I was able to see both my girl cousins Zelka and Zuzka as they had been working all week and plus , Zuzka was on a swing shift at her job in the Martin post office. We knew that it would not be like the last visit , two years ago , as they had literally put their lives on hold while I was here. I let them know ( all of my family ) that I would be happy to see them when we are able. I turned out very well. On Sunday , my young cousin Jano/Kevin insisted that he drive be to Banska Stiavnica against my protest. It saved me nearly 4 hours of travel and 35 euro. I am very grateful to him .

Kalvaria / Banska Stiavnica

Today is Monday 17 June and I am happy to say that I am hale and healthy and glad to be in Banska Stiavnica ( Shteee-uhv-neetsa ) . I came here 2 years ago with my cousins Elena , Jano , Gero , and Alena. It is a former mining town in the Upper Kingdom and it is classically ” Old Europe ” , with cobblestone streets and buildings from the High and Middle Ages. More on that later , as I am going to say goodbye for now and get out to explore this ” royal town ” . The photo above is of Kalvaria , a shrine on top of a mountain in Stiavnica. This particular photo was taken from the window of my Airbnb apartment. Last night I watched a thunderstorm roll in from behind it , very stirring – plus it cooled off here ( 70f/20c ) On my last trip , 2 years ago , we walked up it and stopped at each of the 13 shrines along the way. I made firm to me , how uniquely Christian this country is. More on that later also . I just want to give those concerned readers an idea of where I have been , in the absence of posts , for more than a week ; so we are caught up and I will keep all involved well informed….

A Spy In The House Of Love , With A Cup Of Turkish Coffee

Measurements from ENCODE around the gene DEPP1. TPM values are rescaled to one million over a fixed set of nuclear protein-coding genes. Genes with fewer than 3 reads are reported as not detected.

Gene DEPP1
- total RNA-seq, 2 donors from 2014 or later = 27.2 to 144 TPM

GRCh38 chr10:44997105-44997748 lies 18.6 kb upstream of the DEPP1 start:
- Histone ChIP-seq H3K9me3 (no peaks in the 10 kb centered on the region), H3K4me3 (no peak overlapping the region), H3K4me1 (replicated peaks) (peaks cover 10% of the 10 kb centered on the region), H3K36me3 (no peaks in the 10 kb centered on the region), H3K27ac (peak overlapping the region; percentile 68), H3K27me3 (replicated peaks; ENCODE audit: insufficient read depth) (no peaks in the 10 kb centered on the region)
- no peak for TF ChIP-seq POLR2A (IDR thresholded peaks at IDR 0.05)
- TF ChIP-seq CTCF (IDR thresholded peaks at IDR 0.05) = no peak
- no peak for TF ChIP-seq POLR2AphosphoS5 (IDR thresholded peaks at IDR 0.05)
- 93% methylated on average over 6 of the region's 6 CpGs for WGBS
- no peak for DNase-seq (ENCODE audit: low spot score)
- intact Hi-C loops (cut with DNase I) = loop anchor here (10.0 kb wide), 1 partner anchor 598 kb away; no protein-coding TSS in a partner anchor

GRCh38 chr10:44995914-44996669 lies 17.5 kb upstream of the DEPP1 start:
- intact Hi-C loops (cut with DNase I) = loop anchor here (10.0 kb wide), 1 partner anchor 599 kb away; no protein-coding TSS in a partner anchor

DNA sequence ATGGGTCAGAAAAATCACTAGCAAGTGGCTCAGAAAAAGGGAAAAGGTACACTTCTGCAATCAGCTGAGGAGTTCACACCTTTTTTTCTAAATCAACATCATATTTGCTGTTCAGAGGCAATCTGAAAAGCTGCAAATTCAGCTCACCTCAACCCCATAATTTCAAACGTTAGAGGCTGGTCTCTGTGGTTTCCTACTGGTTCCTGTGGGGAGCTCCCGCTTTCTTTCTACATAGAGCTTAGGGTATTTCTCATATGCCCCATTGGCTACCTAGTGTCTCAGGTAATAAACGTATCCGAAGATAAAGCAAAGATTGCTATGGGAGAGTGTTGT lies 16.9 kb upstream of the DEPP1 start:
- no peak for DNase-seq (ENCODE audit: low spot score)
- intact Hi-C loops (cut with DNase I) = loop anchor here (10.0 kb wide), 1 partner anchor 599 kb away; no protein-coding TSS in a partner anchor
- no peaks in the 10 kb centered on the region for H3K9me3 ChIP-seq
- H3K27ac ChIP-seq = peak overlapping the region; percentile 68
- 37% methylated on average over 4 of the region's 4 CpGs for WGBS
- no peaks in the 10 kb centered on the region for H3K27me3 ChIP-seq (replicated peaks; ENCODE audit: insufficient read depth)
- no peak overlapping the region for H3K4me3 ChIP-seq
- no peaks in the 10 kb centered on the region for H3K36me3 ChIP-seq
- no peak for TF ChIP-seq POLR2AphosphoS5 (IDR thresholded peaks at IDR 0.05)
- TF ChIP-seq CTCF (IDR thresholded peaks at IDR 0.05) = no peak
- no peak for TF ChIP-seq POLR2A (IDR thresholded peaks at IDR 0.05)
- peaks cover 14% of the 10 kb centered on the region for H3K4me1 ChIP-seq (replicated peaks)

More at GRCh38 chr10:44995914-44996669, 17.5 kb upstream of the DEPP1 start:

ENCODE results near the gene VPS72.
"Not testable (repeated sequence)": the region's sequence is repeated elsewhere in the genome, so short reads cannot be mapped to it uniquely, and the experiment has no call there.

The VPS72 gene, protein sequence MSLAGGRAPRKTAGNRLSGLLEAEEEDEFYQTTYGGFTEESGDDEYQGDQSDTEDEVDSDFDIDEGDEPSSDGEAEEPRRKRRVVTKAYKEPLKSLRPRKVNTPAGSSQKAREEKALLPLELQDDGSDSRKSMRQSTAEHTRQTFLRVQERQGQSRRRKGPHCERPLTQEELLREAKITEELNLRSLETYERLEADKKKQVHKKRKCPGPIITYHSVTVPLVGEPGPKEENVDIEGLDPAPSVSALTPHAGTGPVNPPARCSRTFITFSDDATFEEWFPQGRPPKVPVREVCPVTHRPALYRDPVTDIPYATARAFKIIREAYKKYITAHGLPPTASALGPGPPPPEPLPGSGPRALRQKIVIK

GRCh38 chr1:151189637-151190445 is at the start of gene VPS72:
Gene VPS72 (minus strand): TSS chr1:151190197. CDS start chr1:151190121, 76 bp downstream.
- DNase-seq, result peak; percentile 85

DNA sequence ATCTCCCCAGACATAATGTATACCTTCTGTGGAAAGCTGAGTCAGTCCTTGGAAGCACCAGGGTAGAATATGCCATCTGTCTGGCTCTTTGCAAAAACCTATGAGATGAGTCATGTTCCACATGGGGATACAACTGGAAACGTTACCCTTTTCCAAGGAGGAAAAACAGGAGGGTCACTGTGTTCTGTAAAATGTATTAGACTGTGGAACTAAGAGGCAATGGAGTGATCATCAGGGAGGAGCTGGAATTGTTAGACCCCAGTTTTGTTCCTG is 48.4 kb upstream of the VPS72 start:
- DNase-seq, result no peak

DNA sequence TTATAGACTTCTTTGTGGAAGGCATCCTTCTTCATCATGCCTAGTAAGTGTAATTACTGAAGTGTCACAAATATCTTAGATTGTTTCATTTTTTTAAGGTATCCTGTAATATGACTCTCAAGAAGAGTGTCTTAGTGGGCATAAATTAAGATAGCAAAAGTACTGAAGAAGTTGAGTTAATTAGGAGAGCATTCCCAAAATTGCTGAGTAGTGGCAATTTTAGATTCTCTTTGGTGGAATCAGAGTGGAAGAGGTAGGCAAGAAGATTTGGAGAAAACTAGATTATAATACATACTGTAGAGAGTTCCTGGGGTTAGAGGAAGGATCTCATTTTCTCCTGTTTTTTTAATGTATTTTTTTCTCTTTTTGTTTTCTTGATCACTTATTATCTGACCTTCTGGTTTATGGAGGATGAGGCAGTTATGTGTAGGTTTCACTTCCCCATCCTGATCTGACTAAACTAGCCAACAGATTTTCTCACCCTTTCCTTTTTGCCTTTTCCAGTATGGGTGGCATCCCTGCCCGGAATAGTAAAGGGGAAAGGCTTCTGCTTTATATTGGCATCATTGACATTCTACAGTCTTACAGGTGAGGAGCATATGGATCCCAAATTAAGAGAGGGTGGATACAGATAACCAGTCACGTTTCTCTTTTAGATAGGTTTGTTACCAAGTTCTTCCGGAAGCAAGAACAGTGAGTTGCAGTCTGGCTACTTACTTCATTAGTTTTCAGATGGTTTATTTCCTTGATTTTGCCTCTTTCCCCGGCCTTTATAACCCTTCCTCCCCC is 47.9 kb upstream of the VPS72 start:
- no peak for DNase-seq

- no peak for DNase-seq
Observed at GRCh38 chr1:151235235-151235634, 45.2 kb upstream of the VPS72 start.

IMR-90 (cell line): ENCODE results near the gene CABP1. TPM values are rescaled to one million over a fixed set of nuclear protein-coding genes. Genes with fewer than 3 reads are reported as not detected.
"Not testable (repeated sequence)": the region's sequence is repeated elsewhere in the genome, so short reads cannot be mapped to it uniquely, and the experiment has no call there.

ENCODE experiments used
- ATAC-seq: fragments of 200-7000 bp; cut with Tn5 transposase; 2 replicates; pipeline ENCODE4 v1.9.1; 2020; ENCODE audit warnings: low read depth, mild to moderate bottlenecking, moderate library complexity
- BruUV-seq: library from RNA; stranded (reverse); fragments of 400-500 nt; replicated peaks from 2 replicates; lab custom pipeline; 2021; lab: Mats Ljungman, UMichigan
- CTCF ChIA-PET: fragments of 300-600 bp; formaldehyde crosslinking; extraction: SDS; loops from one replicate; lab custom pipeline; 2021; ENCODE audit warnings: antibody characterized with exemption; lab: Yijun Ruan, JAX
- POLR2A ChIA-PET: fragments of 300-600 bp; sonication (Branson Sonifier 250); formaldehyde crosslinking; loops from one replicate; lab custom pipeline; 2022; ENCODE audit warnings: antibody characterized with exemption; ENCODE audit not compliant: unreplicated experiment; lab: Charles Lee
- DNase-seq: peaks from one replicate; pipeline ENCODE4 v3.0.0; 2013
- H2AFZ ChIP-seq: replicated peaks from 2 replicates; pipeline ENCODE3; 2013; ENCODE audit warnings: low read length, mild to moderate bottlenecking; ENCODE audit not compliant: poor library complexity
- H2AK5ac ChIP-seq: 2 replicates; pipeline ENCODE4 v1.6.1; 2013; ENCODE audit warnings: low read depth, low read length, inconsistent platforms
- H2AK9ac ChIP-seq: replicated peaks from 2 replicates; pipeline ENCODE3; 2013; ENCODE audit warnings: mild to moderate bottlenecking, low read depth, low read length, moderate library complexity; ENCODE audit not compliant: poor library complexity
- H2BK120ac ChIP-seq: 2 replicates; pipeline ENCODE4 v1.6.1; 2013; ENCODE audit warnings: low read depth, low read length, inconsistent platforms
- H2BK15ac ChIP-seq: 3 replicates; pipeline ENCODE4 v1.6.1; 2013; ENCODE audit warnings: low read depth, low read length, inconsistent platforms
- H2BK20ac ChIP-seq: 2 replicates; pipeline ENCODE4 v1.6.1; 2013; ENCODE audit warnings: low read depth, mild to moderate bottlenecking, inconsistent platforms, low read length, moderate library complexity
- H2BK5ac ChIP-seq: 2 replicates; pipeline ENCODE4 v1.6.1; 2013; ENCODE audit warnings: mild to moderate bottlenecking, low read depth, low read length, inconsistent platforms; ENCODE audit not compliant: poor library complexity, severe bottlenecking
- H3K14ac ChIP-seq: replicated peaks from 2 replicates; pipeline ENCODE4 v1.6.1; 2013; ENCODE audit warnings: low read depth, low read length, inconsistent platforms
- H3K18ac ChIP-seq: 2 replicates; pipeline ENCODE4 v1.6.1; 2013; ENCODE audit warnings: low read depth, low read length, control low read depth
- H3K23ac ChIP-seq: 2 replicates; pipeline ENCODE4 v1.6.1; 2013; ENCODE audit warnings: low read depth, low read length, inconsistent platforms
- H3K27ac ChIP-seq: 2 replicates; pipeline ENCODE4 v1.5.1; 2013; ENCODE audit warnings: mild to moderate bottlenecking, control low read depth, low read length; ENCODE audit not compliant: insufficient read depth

330 year old wooden church in Lestiny , Lutheran Evangelical…Grandmother ‘s Church


On Sunday my cousin Janko/Kevin ( more on ” Kevin ” later ) drove up and picked me up from Lestiny. We drove from Orava to Martin in between the Velka Fatra and Mala Fatra National Parks . Martin ( Mar-teen ) lies Southwest of the Orava region. Its inhabitants are named after the river that flows through the area , Turiec ( turry-ets ). Martin is also known as the center of resistance to Hungary in the mid-19th century until WWI. This is the period in Slovak history that I am choosing for most of my book. I am very excited to finally have the time to visit the National Muzeum , and many other buildings that were major institutions of a remarkable period in Slovak history. Today will be a day off as the muzeums are closed. I am going to take a slow walk through this village of Drazkovce ( Drahhzsh-kov-ceh ) . The village is just outside of Martin , and it is where my Great-Uncle Ondrej settled . Ondrej ( or Uncle Andy , as my Dad would call him ) was the youngest of my Grandmother’s siblings. Ondrejko was not born until 1913 , so it is possible my Grandmother may have seen him before she left for the US. It is a neat fact that my Tetka ( Aunt ) Irene was born only 4 years later and thus was that much younger than her Stryko ( streeko ) , her uncle. I have yet to do some family history of the Halajci living in Drazkovce , another purpose for my visit here. I would like to find out why Ondrejko left Orava for this region and married Otilia to have his children and grandchildren in this village , which was first mentioned by historical record in 1260 .In this village are my cousins Zelmira and Zuzana. They are the grand-daughters of Ondrej and they are like my girl cousins at home. The built-in sweetness of the Halajci is evident always. We do not let the language gap get in the way of simply being together. Zuzka was the one that started this whole ball rolling with me and my desire to see the home of my ancestors , who know how to make a great cup of kava. The espresso is impressive , but the Turkish kava is out of this world. My first refreshment upon seeing Zelka ( shzelka ) , and she makes a mean cup !